Arts Listings

Hush Money

By Gilbert G. Bendix
Friday December 28, 2007

Whenever I pass the site now, I instinctively glance at that little sentry booth, and it’s never occupied. I wonder whether it’s been that way ever since that day in 1984, when the lawyer deposited two big cartons of documents on the floor of our office. Selina, chemist, toxicologist, and my wife and professional partner, offered him one of the chairs surrounding her cluttered desk, and he wasted no time coming to the point. 

“The guards on both shifts have come down with cancer, and I’m representing a widow. Most of this stuff,” he gestured in the general direction of the boxes, “I got hold of through the discovery process. We’re not allowed to disclose any of this information except as necessary for this case. There are also copies of pages from the log books the guards had to keep, and they recorded every time noxious odors came from the chemical plant. I leave it to you to figure out what is useful and how it can be used.” 

The problem with the discovery process is that the other side is liable to bury you under paper—and nowadays under hard disks with e-mail messages. Plowing through everything from purchase orders to laboratory notebooks, the objective was to find something that correlates with the odors described in the guards’ log. Most of this work belonged to Selina, but, as it happened, I knew one of defendant’s retired engineers, and my contact was willing to talk. 

“Oh yes,” he confirmed, “not only did they release all of that stuff to the atmosphere, but they also dumped a lot of hazardous wastes on the ground.” He then proceeded to give me a pretty good idea about what we should be looking for in those boxes of papers.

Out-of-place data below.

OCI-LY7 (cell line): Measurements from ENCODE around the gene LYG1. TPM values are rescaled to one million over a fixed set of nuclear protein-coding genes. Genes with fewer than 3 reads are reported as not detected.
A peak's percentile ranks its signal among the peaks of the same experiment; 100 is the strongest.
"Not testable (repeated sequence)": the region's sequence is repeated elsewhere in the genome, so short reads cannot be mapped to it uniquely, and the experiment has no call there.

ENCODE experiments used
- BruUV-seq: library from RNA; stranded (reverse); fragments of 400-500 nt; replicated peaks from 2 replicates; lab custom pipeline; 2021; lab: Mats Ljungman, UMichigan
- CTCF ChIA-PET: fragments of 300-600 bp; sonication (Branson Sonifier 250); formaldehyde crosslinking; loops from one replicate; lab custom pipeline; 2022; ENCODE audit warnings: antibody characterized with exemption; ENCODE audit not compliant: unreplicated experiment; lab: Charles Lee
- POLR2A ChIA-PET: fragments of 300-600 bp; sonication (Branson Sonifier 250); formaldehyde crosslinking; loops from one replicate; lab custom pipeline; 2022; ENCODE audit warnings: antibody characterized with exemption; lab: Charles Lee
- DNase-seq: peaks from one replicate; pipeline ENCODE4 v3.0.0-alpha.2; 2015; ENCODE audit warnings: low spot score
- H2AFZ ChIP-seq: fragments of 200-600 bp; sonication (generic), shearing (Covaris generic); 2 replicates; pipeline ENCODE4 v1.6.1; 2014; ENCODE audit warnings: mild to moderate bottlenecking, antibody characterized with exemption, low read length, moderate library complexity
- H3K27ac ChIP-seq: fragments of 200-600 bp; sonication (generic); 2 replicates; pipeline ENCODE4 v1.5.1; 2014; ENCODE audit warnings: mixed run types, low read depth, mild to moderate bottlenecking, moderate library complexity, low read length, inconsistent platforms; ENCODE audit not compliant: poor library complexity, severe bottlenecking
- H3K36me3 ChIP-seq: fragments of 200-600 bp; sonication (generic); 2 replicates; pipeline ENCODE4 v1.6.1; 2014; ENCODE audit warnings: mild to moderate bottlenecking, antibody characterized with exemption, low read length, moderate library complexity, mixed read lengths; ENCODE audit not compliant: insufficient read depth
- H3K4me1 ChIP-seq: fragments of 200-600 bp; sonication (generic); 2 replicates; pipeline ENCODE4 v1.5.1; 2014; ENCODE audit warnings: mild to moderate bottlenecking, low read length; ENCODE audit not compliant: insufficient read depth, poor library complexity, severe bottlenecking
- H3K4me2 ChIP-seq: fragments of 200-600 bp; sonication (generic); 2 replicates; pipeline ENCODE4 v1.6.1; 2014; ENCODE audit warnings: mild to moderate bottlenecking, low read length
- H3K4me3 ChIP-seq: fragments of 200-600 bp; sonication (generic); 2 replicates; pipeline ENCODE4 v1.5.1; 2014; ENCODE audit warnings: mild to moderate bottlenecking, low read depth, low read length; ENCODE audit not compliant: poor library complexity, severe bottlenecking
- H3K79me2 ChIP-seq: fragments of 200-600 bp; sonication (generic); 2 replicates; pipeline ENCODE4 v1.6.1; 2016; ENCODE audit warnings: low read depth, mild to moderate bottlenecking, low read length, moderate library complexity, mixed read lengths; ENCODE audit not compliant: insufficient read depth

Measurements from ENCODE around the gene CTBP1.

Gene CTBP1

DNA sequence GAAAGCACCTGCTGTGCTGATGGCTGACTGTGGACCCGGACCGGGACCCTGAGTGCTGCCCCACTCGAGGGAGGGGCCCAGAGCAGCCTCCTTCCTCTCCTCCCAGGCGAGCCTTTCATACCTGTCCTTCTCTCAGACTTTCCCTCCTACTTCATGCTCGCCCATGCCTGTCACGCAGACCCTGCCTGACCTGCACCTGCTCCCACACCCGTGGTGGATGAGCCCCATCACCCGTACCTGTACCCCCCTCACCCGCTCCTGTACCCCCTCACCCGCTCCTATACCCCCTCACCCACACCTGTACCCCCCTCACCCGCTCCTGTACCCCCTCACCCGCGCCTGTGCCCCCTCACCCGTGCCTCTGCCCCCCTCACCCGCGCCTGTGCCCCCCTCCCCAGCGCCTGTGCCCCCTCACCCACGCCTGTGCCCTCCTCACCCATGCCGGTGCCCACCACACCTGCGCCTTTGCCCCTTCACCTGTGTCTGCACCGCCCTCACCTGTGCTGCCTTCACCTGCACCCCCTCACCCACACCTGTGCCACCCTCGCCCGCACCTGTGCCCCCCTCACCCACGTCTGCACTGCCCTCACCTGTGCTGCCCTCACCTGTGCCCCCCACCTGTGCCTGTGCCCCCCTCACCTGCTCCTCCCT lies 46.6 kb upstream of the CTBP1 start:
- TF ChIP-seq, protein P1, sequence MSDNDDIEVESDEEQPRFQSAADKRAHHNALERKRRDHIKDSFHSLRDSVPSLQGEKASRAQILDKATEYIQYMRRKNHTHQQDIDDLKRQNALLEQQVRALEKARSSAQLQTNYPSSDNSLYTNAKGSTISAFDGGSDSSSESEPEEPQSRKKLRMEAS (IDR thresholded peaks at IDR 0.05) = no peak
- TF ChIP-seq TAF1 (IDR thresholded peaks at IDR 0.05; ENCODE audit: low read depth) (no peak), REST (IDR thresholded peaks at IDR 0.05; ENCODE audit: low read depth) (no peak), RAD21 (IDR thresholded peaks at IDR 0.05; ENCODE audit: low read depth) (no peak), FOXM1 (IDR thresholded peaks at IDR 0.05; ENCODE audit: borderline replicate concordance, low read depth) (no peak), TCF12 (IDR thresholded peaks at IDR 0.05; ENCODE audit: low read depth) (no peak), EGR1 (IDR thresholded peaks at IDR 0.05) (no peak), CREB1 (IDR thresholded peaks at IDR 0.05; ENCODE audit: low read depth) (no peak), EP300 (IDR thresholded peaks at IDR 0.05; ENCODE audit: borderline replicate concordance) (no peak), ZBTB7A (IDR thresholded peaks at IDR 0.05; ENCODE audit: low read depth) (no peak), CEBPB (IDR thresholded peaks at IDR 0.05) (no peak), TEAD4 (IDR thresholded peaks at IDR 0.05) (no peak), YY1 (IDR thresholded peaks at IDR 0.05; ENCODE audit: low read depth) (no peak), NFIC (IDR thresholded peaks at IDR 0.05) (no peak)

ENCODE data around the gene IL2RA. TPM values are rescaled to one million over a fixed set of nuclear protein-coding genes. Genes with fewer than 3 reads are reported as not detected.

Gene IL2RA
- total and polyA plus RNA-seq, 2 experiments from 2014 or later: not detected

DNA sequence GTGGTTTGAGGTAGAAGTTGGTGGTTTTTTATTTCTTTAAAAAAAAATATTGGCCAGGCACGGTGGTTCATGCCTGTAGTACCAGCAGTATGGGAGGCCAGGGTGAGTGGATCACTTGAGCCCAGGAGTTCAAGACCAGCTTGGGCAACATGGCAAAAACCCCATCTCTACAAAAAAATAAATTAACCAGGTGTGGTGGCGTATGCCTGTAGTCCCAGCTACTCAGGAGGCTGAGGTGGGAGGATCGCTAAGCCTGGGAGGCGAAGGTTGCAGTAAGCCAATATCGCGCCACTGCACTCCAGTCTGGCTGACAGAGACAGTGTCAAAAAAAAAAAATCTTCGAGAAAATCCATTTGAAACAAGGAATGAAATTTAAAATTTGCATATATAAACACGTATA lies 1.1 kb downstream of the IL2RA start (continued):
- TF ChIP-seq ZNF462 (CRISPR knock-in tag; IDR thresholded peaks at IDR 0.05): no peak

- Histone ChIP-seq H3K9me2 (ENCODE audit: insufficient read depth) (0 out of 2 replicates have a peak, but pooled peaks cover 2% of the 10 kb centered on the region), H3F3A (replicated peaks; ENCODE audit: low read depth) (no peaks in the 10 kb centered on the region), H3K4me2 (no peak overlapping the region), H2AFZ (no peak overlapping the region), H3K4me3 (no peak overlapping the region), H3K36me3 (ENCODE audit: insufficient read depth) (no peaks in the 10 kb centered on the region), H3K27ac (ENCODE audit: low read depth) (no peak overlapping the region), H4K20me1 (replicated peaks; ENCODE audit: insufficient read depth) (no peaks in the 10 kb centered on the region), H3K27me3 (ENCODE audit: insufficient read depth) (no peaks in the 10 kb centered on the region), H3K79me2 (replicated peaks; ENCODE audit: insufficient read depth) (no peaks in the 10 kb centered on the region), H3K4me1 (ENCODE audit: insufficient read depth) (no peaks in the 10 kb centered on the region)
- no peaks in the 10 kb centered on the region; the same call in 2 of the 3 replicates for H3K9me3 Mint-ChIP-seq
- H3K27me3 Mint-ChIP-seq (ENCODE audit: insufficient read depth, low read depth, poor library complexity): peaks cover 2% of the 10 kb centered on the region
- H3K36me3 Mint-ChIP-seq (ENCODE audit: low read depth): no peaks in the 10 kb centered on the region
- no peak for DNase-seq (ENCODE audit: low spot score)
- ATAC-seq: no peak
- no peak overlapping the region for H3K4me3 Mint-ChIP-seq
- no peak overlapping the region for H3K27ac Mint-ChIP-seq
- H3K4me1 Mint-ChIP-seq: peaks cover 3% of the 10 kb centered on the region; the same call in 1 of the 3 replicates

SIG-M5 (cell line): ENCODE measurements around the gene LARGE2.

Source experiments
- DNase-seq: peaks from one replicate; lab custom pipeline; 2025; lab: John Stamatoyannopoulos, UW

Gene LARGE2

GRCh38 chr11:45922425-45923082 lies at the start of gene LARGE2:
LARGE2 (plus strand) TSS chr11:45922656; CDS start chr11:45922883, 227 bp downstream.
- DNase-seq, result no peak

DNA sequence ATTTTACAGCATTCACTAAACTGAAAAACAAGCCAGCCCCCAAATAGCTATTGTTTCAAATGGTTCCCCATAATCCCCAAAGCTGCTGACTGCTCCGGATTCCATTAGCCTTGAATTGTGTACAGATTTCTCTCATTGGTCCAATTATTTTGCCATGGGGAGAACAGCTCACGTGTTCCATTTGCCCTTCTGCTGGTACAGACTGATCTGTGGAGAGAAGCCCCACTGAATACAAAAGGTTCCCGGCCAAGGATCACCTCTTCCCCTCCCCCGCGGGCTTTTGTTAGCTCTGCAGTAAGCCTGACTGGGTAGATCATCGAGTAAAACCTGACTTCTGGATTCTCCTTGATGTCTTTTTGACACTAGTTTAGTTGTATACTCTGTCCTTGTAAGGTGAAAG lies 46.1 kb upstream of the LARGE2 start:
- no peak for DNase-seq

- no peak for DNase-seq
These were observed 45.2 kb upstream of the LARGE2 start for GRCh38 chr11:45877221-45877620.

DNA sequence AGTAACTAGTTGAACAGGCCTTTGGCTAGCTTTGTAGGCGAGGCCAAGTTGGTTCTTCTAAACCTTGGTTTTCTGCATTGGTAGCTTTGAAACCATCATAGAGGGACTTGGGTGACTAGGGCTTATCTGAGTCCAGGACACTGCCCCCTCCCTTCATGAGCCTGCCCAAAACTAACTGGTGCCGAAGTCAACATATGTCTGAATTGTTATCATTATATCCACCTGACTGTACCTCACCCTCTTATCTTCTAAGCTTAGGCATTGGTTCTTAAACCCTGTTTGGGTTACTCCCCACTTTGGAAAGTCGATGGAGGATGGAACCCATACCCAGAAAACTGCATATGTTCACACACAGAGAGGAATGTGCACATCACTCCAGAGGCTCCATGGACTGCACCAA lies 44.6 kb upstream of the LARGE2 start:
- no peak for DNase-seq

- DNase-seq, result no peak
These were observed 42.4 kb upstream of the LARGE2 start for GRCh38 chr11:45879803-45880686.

This was literally a smoking gun case—or rather a smoking chimney case. For many years, the guards had entered into the log every incident of detectable fumes emanating from defendant and every telephone call to defendant complaining about the odors. Odorous substances are not necessarily toxic, and many non-odorous substances, such as carbon monoxide, are deadly, but there were enough descriptions of the odors in the logs to give us a fair idea of at least some of the gases the guards had inhaled. 

Unlike in some of our cases, everything came together quickly. The attorney was efficient and got us everything we needed, from weather data to medical records, without delay. Since we’re all exposed to so many carcinogens, it’s seldom possible to definitely link a cancer to a specific causative agent, but, given all the information at our disposal, it did not take us long to make a convincing case for the guards’ cancer being probably caused by releases from defendant’s premises. 

The attorney took our report to defendant’s lawyers and, very few days later, was back in our office to pick up all of the records and to admonish us that our lips were sealed.  

Defendants had immediately decided that they did not want this case to go to court and our report to become public, and plaintiff’s attorney had to do what was in the best interest of his client, even if that was not in the public interest.  

Since plaintiff’s lips were sealed, we were never told the amount of the settlement, but we knew that the widow was well satisfied. And so were we. Financially. 

While attorneys are normally paid a percentage of the settlement, experts are paid an hourly rate, which is supposed to prevent avarice from clouding their professional judgment.  

So Selina and I were paid—by the hour—for doing honest work. Still, I couldn’t get away from the fact that our fee for doing that work came out of the hush money the widow had received. 

Yes, as I drive by that now-empty guard booth at the entrance to the Richmond Field Station, there’s a feeling of satisfaction about the widow having received what was her due without having to relive her past agony on the witness stand, but there’s also the feeling of guilt for having been part of a cover-up. 

Twenty years later, the silence was broken, and the notoriety the site achieved was beyond anything I could have hoped for but by then others had been injured.  

As I listened on Nov. 6, 2004 to the many citizens vent their outrage during the Assembly committee hearing on Campus Bay called by Loni Hancock, I felt both relieved at the truth emerging and grieved at the additional damage caused by 20 years of sealed lips.